It’s one thing to dress up your pup for a costume party or have the groomer trim, shave and shape his coat into the latest canine style. It’s another to permanently alter a dog’s body for the sake of appearance — to meet certain physical standards if he’s a show dog, for example.

Many breeders, as well as the American Kennel Club (AKC), view two common practices — tail cropping and ear docking — as appropriate and necessary to attain certain breeds’ distinctive looks. Around 18 breeds routinely endure one or both of these procedures, including standard poodles, Doberman pinschers, boxers, Great Danes, Boston terriers, pit bulls, American Staffordshire terriers, Neapolitan mastiffs, schnauzers, Brussels Griffons and Manchester terriers.

But even though tail cropping and ear docking are common, many animal experts feel they are forms of mutilation and nothing short of cruel. In fact, in most countries other than the United States, it’s illegal to crop and dock. If you plan to get a dog whose breed routinely goes under the knife, here’s what you should know.

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Tail cropping

Tail cropping is the partial or complete surgical amputation of a dog’s tail. The practice began for practical reasons. Docking was once considered a solution to an overly long tail, which might be prone to injury, according to the American Veterinary Medical Association (AVMA). Hunting dogs often had their tails shortened “so that the extremities wouldn’t be mauled during the capture of prey,” adds Anthea Appel, an animal naturopath in New York City. But this cosmetic operation is no walk in the park. Even worse, it’s performed on puppies hardly old enough to open their eyes — between 3 and 10 days old.

Dogs use their tails for balance and movement, particularly when swimming and running. A swinging tail also conveys feelings, such as joy, fear and curiosity. “The position of the tail and ears signals to other canines whether your dog is friend or foe,” points out Appel. Cropping these important appendages can put your pup at a distinct disadvantage.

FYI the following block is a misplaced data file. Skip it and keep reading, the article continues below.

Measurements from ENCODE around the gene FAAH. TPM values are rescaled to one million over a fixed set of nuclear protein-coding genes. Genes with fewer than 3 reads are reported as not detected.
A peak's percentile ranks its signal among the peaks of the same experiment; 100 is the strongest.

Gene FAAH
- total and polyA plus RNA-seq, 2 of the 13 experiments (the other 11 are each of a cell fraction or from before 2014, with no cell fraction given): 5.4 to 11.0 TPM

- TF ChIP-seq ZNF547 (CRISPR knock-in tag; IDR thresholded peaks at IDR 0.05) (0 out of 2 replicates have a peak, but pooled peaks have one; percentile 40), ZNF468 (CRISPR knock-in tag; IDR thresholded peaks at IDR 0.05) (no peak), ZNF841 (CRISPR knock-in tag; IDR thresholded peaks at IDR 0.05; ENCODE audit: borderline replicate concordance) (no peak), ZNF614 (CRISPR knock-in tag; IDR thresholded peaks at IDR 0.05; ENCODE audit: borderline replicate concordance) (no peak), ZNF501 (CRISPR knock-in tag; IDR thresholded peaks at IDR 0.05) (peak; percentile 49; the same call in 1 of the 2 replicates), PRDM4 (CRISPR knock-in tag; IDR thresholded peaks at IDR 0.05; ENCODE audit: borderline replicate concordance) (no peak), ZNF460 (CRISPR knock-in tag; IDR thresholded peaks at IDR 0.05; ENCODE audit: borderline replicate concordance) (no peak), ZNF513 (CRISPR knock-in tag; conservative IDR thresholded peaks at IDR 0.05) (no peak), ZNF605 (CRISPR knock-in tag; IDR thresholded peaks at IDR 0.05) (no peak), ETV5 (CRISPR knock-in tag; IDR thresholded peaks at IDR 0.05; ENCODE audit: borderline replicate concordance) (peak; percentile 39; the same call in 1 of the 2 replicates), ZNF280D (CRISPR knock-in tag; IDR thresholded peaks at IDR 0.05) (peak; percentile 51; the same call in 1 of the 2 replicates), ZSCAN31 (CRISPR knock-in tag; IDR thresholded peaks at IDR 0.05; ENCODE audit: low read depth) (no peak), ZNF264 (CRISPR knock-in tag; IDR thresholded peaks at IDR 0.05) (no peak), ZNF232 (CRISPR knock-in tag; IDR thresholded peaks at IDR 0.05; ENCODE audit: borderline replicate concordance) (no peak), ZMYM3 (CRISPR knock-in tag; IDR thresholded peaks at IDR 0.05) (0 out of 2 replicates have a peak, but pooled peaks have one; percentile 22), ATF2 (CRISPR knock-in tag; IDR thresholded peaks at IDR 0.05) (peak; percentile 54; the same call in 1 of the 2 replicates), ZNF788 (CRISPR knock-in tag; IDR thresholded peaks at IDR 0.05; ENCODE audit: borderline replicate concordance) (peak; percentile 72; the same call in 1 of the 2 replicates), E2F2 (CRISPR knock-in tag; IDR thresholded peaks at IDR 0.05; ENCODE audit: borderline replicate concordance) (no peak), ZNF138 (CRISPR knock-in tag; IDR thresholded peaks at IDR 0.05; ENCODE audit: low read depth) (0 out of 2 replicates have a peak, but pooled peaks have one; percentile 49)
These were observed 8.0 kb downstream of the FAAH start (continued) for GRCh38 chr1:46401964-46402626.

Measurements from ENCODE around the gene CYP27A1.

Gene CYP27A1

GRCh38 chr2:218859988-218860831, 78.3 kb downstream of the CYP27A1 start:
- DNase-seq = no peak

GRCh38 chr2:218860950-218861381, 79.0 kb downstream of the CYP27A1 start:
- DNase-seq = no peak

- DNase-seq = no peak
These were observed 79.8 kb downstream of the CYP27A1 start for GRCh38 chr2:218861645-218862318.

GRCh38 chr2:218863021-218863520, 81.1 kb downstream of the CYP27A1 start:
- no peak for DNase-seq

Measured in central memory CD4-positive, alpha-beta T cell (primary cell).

Ear docking

To be docked, ears are shaped with a blade, often to get large ones to point upwards rather then flop over. “Up to two-thirds of the ear’s outer structure is removed, sometimes without using anesthetic,” says Kate Knutson, DVM, a veterinarian in Bloomington, Minnesota.

At one time it was theorized that cropping heavy, drooping ears would lower a dog’s risk of infections and improve hearing, but neither of these outcomes have been proven. “Another common reason to crop ears was to make a dog look tougher and increase his status as a threatening character,” says Knutson.

(Some breeds, such as Shetland sheepdogs, have their ears positioned with fabric glue when they’re puppies to train the tip fold down. It works by shaping the cartilage and isn’t painful.)

Vocal cord removal

A third unnecessary intervention, done for the pet owner's convenience rather than a appearance, is cordectomy, in which a dog’s vocal cords are removed. Owners will do this to stifle a dog that’s especially “barky.” A cordectomy won’t leave a dog completely silent, but he’ll be able to make only a soft, hoarse-sounding noise.

"Complications are a possibility, such as infection or scar tissue that blocks the airway,” Appel says. Incessant barking is grating to be sure, but behavioral and management interventions should be exhausted first, states the AVMA. A cordectomy should be done only as a last resort and to avoid the animal’s abandonment or euthanasia.

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Pain, stress and slow healing

“It’s inhumane to subject young dogs to such pain,” says Appel. Not only does it hurt to lose a piece of tail or ear, surgery puts dogs, especially young puppies, under a lot of stress.

“It also takes a long time for wounds to heal and sometimes the owner doesn’t even end up with the desired result,” Appel adds. The AVMA opposes ear cropping and tail docking when performed for cosmetic reasons and has motioned that these physical adjustments be banned from each breed’s standards.

If you must play with your dog’s appearance, stick with grooming his coat or booties. “Excessive grooming isn’t harmful, such as dying fur or those crazy poodle hairstyles. In fact, it may even increase the bond people have with their pets,” notes Knutson.

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Jennifer Kelly Geddes is a New York City-based writer and editor who specializes in parenting, health and child development. She’s also the mom of two teen girls.